The objective of the game is to gain more points than the opposing team within the allotted time of play. A tie is called if the scores are equal at the end of play. A try is scored when a player places the ball in the opposition's goal area. It is counted as 5 points and can be converted to an additional 2 points with a successful place kick made from a line perpendicular to the point at which the ball was scored. A goal can also be scored through a penalty with a free kick or a drop kick from the field of play. A goal counts as 3 points.
It seems clear that the English game originated in the sheep-rearing country of the South East, where the short grass of the downland pastures made it possible to bowl a ball of wool or rags at a target. That target was usually the wicket-gate of the sheep pasture, which was defended with a bat in the form of a shepherd's crooked staff.
By the 17th century the game was quite popular as a rough rural pastime, but in the following century the leisure classes took up the sport, particularly in Sussex, Kent, and London. The first organized match was held in London, in 1730. By the middle of the 18th century cricket was being played at every level of society, from village greens to wealthy estates. However, the game lacked a full set of rules.
In 1835 the game of cricket was given its first formal laws, which still stand largely intact today. Major cricket matches can last as long as 5 days, with each side having two "innings", or turns at bat. A recent alternative to the longer matches are "limited over" matches. These events may take a relatively short 3-5 hours during the course of one day.
The game of cricket is now played worldwide, where the power of the game has moved from England to nations such as South Africa, Australia, India, Pakistan, and the West Indies. In England the major focus of the game is the county championships, with both four-day and one-day competitions running simultaneously during the summer months. But traditional village cricket is still played in towns and villages all across the UK.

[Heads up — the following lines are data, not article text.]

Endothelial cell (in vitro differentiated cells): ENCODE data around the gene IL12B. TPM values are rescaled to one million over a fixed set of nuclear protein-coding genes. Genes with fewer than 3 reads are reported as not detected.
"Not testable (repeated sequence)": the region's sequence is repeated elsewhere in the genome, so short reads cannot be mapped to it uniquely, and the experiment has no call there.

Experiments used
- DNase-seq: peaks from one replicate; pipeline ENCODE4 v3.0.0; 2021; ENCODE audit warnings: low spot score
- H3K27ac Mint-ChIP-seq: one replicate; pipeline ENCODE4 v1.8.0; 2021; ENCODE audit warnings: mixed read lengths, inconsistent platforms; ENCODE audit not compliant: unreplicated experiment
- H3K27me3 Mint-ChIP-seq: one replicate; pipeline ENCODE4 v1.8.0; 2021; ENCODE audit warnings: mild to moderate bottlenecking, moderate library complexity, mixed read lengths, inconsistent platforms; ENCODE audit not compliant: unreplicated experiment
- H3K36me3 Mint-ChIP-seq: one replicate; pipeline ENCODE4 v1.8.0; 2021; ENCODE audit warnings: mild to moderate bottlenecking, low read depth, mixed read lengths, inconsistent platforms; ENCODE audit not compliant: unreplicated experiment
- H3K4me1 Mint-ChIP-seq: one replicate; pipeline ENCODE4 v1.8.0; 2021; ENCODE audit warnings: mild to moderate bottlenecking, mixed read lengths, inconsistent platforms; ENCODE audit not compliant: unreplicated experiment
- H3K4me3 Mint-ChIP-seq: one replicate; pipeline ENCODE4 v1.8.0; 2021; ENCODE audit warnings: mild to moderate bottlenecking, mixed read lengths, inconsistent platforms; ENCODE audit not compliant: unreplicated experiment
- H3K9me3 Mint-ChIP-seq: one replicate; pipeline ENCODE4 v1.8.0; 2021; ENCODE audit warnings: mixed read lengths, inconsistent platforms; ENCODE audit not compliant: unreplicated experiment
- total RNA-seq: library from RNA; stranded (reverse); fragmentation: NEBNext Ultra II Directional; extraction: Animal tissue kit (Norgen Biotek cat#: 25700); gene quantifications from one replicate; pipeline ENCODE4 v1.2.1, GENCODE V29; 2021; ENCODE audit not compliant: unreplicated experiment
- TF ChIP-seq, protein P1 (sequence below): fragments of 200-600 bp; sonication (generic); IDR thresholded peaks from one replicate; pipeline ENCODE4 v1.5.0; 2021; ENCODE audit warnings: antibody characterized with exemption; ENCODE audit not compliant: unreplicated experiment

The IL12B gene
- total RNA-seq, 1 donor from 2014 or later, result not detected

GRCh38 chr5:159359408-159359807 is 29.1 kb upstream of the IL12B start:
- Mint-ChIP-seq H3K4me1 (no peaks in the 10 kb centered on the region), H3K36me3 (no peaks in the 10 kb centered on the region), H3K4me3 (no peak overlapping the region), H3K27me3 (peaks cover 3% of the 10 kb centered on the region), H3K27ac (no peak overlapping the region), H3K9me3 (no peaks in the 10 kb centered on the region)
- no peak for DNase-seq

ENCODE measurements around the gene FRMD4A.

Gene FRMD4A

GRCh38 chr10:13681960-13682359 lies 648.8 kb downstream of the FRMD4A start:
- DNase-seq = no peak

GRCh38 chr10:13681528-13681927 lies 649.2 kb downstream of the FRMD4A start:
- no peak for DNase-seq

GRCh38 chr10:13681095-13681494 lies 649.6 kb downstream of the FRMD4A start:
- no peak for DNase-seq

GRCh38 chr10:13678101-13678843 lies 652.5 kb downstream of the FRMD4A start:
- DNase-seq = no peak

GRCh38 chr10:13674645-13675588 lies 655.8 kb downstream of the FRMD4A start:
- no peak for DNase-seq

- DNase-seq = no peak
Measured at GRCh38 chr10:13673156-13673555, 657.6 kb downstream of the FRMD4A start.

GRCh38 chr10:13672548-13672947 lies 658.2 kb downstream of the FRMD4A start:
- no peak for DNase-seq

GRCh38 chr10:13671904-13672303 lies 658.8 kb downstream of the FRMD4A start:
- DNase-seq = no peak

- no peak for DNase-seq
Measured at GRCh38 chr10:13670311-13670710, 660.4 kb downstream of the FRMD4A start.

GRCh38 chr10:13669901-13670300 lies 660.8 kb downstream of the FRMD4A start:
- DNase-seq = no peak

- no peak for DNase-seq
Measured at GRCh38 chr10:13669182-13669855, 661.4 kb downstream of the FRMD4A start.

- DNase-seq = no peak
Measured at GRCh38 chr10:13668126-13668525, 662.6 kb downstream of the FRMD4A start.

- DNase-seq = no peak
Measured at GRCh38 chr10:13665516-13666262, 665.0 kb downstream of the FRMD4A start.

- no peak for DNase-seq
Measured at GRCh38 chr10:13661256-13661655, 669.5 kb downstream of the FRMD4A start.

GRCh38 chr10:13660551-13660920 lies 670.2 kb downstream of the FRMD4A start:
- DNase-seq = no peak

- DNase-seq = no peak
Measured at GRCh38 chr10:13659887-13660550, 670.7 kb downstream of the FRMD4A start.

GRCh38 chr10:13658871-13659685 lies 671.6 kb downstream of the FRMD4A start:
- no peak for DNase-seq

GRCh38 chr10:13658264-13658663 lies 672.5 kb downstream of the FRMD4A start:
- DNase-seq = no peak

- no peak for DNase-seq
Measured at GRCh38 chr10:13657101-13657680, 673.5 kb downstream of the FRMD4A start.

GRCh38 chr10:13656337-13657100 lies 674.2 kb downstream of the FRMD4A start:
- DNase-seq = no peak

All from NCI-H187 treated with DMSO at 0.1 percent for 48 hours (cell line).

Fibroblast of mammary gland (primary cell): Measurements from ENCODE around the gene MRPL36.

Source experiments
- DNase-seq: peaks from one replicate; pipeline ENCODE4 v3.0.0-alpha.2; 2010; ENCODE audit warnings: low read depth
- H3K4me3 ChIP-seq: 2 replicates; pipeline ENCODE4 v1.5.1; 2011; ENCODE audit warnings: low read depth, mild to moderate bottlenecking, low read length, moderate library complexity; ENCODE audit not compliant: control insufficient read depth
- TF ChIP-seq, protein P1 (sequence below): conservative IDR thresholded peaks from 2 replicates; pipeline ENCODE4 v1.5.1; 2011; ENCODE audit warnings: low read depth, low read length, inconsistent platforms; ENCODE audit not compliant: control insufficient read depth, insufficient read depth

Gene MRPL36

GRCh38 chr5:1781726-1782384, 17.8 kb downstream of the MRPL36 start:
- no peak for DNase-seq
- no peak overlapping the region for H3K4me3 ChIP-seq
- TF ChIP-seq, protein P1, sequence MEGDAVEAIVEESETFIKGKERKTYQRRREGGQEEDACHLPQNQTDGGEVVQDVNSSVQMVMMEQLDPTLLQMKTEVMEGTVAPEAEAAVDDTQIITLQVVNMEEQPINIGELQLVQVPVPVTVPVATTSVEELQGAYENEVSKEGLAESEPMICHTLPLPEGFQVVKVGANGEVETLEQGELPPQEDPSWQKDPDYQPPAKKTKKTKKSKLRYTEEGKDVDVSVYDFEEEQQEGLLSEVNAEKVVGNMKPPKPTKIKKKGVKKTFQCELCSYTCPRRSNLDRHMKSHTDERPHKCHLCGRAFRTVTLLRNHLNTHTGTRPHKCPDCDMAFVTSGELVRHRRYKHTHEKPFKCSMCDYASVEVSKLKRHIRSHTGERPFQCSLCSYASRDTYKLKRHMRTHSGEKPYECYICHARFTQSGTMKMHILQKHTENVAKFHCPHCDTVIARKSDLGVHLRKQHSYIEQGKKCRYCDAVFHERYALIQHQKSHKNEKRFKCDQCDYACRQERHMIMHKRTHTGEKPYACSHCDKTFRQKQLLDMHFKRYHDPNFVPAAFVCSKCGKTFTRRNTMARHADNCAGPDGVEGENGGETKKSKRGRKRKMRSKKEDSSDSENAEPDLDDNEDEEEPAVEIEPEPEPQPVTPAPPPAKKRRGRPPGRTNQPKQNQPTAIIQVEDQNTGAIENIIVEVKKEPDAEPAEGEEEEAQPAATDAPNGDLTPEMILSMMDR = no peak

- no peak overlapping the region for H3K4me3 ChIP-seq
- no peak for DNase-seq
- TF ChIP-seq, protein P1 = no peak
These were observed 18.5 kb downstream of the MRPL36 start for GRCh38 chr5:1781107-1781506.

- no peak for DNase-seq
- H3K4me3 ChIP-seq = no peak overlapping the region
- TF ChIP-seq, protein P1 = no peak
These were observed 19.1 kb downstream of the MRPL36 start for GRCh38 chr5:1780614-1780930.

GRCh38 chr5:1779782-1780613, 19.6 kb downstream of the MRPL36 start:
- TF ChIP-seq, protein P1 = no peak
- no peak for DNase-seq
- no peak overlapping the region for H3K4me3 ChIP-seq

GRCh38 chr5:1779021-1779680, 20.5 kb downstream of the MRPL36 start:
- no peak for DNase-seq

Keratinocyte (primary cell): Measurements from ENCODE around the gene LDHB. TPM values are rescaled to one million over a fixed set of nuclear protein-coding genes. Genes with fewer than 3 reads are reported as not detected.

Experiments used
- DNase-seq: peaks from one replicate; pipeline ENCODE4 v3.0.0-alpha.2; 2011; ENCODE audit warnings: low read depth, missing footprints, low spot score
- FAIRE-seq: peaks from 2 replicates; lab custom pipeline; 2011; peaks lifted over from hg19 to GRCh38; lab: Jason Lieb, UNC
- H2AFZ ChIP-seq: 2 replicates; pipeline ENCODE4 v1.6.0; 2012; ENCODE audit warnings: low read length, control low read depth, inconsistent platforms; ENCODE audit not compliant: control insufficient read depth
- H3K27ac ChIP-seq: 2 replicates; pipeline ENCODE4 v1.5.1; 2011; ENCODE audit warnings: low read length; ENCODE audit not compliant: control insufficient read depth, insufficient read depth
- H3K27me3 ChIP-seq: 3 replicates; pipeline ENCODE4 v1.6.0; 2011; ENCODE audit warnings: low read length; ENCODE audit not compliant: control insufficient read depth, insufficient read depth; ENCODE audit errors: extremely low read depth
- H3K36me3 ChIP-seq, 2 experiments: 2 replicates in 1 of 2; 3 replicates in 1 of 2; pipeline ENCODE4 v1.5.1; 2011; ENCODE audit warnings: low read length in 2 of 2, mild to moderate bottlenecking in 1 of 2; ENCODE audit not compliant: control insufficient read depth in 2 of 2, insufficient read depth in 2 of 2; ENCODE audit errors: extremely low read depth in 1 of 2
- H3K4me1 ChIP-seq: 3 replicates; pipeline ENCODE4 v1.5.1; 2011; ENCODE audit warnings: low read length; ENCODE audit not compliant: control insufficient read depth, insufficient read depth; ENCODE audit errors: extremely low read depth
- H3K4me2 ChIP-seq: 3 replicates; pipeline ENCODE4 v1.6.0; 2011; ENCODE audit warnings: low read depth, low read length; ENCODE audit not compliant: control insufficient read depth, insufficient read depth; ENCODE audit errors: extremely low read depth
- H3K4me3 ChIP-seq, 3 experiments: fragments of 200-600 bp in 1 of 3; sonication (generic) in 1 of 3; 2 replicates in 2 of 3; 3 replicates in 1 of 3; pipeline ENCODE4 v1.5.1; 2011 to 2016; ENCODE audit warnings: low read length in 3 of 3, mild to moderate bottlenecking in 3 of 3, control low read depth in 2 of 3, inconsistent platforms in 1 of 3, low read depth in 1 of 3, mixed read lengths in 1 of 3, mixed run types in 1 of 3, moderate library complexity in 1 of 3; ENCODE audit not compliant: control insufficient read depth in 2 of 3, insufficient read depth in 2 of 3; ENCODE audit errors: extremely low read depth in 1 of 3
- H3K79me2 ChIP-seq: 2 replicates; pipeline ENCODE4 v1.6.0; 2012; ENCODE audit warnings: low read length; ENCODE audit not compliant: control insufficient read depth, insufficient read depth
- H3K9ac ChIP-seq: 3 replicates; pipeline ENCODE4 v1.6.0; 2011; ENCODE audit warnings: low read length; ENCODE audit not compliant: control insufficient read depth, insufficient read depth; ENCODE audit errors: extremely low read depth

Sir Neville Chamberlain, a British officer stationed in India often played a game called Pyramids in which 15 red balls were placed in a triangle, with the ball at the apex of the triangle placed on a pyramid spot on the table. Chamberlain decided to combine Pyramids red balls with the black and colored balls used in Black Pool and decided to call the game snooker. With the return of the soldiers to England, snooker arrived and became very popular.
Playing pool became questionable when tables were installed in horse racing betting rooms, since they were known to be hangouts for gamblers during the early 1920s and 1930s
Popular in France during the early 14th century, Louis XI built the first billiard table, made of oak. A green cloth was used to simulate grass. Like the game played outdoors, at that time, an arch was placed at one end of the table and a pin at the other end. To keep the balls from rolling off the table, rails were installed around the table top. These rails were soon replaced with cushions filled with flock or down, and around 1835 replaced with rubber-filled cushions. Vulcanized rubber was used in 1845 to fill the cushions and to this day remains an important part of the table. The bed of the table was made from slate which is still used today.
Wooden boxes were added to the table and today these pockets are made of net. Cues were added to the game in the 1730s.
On of England's most celebrated players, John Roberts Jr., traveled to India, Australia, New Zealand, South Africa and America in the late 1800s spreading the word and playing billiards. While in India, Roberts opened a factory to make billiard tables and was employed to be a professional billiards player.